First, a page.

They passed a couple of guys making a bronze windup toy. At least that’s what it looked like. It was a six-inch-tall centaur—half man, half horse—armed with a miniature bow. One of the campers cranked the centaur’s tail, and it whirred to life. It galloped across the table, yelling, “Die, mosquito! Die, mosquito!” and shooting everything in sight.

Apparently this had happened before, because everybody knew to hit the floor except Leo. Six needle-sized arrows embedded themselves in his shirt before a camper grabbed a hammer and smashed the centaur to pieces.

“Stupid curse!” The camper waved his hammer at the sky. “I just want a magic bug killer! Is that too much to ask?”

“Ouch,” Leo said.

Nyssa pulled the needles out of his shirt. “Ah, you’re fine. Let’s move on before they rebuild it.”

Leo rubbed his chest as they walked. “That sort of thing happen a lot?”

“Lately,” Nyssa said, “everything we build turns to junk.”

“The curse?”

Nyssa frowned. “I don’t believe in curses. But something’s wrong. And if we don’t figure out the dragon problem, it’s gonna get even worse.”

“The dragon problem?” Leo hoped she was talking about a miniature dragon, maybe one that killed cockroaches, but he got the feeling he wasn’t going to be so lucky.

Nyssa took him over to a big wall map that a couple of girls were studying. The map showed the camp—a semicircle of land with Long Island Sound on the north shore, the woods to the west, the cabins to the east, and a ring of hills to the south.

“It’s got to be in the hills,” the first girl said.

“We looked in the hills,” the second argued. “The woods are a better hiding place.”

“But we already set traps—”

“Hold up,” Leo said. “You guys lost a dragon? A real full-size dragon?”

“It’s a bronze dragon,” Nyssa said. “But yes, it’s a life-size automaton. Hephaestus cabin built it years ago. Then it was lost in the woods until a few summers back, when Beckendorf found it in pieces and rebuilt it. It’s been helping protect the camp, but, um, it’s a little unpredictable.”

“Unpredictable,” Leo said.

“It goes haywire and smashes down cabins, sets people on fire, tries to eat the satyrs.”

“That’s pretty unpredictable.”

Nyssa nodded. “Beckendorf was the only one who could control it. Then he died, and the dragon just got worse and worse. Finally it went berserk and ran off. Occasionally it shows up, demolishes something, and runs away again. Everyone expects us to find it and destroy it—”

“Destroy it?” Leo was appalled. “You’ve got a life-size bronze dragon, and you want to destroy it?”

“It breathes fire,” Nyssa explained. “It’s deadly and out of control.”

“But it’s a dragon! Dude, that’s so awesome. Can’t you try talking to it, controlling it?”

“We tried. Jake Mason tried. You saw how well that worked.”

Leo thought about Jake, wrapped in a body cast, lying alone on his bunk. “Still—”

“There’s no other option.” Nyssa turned to the other girls. “Let’s try more traps in the woods—here, here, and here. Bait them with thirty-weight motor oil.”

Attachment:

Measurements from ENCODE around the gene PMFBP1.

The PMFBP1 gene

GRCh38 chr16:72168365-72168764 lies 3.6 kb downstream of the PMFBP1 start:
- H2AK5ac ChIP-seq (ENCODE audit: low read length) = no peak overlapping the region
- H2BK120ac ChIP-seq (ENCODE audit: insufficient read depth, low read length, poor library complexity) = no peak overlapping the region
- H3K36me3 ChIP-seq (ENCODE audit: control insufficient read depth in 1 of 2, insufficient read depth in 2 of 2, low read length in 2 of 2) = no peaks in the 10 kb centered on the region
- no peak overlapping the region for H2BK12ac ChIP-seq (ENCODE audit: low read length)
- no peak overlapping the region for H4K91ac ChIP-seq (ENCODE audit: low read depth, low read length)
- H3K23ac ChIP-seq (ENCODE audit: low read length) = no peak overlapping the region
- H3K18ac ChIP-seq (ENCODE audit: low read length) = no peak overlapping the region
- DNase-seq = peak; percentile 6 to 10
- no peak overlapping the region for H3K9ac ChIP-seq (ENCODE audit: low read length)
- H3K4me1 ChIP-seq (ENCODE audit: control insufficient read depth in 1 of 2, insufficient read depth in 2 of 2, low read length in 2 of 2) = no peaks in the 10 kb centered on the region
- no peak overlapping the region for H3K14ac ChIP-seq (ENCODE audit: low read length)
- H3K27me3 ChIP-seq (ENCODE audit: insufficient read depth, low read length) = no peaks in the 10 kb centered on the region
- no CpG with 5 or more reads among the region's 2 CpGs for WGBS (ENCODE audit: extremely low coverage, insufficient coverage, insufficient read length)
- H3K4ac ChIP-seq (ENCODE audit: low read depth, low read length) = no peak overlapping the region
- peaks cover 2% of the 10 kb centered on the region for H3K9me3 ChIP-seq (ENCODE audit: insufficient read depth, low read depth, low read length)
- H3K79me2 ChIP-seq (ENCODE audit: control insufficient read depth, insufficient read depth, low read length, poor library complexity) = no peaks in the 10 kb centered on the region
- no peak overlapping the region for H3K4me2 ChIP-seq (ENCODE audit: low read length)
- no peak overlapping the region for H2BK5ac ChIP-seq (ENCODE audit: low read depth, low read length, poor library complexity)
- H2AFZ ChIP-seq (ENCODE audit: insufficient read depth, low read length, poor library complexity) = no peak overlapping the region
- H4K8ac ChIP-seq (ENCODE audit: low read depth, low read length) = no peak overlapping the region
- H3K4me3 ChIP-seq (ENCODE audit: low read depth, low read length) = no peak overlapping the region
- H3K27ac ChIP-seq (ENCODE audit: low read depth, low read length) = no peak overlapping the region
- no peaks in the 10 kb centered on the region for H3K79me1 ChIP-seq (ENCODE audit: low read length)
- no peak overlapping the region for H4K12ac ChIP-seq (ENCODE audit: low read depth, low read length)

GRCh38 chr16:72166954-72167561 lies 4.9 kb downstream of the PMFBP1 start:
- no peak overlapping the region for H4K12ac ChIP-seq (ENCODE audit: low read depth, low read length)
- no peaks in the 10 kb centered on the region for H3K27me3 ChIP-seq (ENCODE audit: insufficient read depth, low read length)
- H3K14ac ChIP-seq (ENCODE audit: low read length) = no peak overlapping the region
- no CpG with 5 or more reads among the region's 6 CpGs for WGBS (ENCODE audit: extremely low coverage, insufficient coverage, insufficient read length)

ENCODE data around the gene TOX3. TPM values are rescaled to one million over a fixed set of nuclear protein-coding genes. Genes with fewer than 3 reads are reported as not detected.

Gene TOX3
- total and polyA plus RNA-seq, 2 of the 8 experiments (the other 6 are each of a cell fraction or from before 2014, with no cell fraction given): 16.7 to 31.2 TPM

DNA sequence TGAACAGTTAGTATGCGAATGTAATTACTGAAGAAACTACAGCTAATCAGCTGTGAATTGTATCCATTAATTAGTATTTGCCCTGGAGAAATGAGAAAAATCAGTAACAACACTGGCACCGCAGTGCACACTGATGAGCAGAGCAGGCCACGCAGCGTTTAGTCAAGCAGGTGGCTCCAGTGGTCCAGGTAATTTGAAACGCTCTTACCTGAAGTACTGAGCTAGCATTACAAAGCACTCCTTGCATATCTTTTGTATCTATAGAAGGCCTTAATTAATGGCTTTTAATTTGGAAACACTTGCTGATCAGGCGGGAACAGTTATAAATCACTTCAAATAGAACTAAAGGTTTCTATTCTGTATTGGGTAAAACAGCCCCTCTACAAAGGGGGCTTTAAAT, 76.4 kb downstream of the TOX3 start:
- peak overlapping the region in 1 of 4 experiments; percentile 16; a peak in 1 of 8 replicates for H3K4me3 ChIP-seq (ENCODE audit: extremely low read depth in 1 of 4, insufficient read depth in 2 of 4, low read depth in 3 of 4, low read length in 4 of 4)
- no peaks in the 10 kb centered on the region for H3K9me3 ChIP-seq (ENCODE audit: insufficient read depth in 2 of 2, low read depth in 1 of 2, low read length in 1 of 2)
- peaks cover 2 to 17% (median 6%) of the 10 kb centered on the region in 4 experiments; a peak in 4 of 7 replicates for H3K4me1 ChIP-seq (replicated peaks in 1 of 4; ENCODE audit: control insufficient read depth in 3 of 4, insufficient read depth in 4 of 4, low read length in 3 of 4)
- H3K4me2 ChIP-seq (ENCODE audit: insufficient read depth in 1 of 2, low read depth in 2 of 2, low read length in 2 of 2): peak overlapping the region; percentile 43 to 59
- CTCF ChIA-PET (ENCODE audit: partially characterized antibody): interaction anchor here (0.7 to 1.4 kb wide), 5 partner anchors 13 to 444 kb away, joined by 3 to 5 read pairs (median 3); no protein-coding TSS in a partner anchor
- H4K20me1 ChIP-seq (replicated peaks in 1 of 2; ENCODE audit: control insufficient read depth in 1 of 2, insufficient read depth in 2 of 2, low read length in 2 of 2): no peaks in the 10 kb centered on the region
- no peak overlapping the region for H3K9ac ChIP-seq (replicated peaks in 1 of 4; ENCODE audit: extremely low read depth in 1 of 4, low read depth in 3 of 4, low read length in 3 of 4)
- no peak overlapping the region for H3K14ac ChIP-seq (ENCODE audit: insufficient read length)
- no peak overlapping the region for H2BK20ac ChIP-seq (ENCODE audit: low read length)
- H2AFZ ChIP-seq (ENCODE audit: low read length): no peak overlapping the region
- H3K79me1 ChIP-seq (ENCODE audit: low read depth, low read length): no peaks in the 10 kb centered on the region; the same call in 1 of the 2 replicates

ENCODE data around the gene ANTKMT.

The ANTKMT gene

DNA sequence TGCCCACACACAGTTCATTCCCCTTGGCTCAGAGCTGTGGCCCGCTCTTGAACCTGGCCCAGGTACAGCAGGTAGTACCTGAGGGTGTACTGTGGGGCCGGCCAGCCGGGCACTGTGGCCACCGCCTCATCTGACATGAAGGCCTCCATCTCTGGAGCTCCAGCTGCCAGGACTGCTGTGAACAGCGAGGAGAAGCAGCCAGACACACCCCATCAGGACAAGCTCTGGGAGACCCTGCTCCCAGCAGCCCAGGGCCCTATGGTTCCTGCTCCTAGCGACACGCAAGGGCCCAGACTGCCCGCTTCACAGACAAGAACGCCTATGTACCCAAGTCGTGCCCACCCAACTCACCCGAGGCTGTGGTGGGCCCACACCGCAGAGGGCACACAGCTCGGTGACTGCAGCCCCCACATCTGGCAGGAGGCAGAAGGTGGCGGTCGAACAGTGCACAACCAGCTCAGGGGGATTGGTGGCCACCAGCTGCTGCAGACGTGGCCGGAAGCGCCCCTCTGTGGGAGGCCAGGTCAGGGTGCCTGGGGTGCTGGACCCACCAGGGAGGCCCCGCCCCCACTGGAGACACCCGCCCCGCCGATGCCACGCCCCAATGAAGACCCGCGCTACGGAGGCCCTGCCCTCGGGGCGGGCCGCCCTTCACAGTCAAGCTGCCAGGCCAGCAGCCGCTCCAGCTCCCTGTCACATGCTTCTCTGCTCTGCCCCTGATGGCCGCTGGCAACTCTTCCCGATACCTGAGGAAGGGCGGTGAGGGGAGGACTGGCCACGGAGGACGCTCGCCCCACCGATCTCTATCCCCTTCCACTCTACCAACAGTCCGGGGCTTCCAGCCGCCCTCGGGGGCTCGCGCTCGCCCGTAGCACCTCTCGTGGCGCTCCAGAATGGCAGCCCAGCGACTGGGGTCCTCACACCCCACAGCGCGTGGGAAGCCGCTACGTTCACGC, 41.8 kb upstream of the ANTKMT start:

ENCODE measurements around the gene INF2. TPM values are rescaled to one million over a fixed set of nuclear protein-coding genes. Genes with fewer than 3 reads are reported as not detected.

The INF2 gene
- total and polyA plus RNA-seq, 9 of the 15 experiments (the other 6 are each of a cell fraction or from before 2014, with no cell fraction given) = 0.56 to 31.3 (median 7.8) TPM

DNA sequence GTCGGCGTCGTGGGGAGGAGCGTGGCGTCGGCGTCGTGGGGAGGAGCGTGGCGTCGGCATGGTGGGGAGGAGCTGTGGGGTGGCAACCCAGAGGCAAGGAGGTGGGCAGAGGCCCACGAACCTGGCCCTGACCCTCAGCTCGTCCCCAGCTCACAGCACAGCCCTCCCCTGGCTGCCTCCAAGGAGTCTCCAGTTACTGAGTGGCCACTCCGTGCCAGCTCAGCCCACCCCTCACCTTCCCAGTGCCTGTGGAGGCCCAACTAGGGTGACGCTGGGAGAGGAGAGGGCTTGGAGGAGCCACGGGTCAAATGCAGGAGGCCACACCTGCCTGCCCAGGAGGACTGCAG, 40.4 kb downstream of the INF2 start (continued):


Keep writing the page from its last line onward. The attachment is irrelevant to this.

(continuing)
“The dragon drinks that?” Leo asked.

“Yeah.” Nyssa sighed regretfully. “He used to like it with a little Tabasco sauce, right before bed. If he springs a trap, we can come in with acid sprayers—should melt through his hide. Then we get metal cutters and … and finish the job.”

They all looked sad. Leo realized they didn’t want to kill the dragon any more than he did.

“Guys,” he said. “There has to be another way.”

Nyssa looked doubtful, but a few other campers stopped what they were working on and drifted over to hear the conversation.

“Like what?” one asked. “The thing breathes fire. We can’t even get close.”

Fire, Leo thought. Oh, man, the things he could tell them about fire… But he had to be careful, even if these were his brothers and sisters. Especially if he had to live with them.

“Well …” He hesitated. “Hephaestus is the god of fire, right? So don’t any of you have like fire resistance or something?”

Nobody acted as if it was a crazy question, which was a relief, but Nyssa shook her head gravely.

“That’s a Cyclops ability, Leo. Demigod children of Hephaestus … we’re just good with our hands. We’re builders, craftsmen, weaponsmiths—stuff like that.”

Leo’s shoulders slumped. “Oh.”

A guy in back said, “Well, a long time ago—”

“Yeah, okay,” Nyssa conceded. “A long time ago some children of Hephaestus were born with power over fire. But that ability was very, very rare. And always dangerous. No demigod like that has been born in centuries. The last one …” She looked at one of the other kids for help.

“Sixteen sixty-six,” the girl offered. “Guy named Thomas Faynor. He started the Great Fire of London, destroyed most of the city.”

“Right,” Nyssa said. “When a child of Hephaestus like that appears, it usually means something catastrophic is about to happen. And we don’t need any more catastrophes.”

Leo tried to keep his face clear of emotion, which wasn’t his strong suit. “I guess I see your point. Too bad, though. If you could resist flames, you could get close to the dragon.”

“Then it would kill you with its claws and fangs,” Nyssa said. “Or simply step on you. No, we’ve got to destroy it. Trust me, if anyone could figure out another answer …”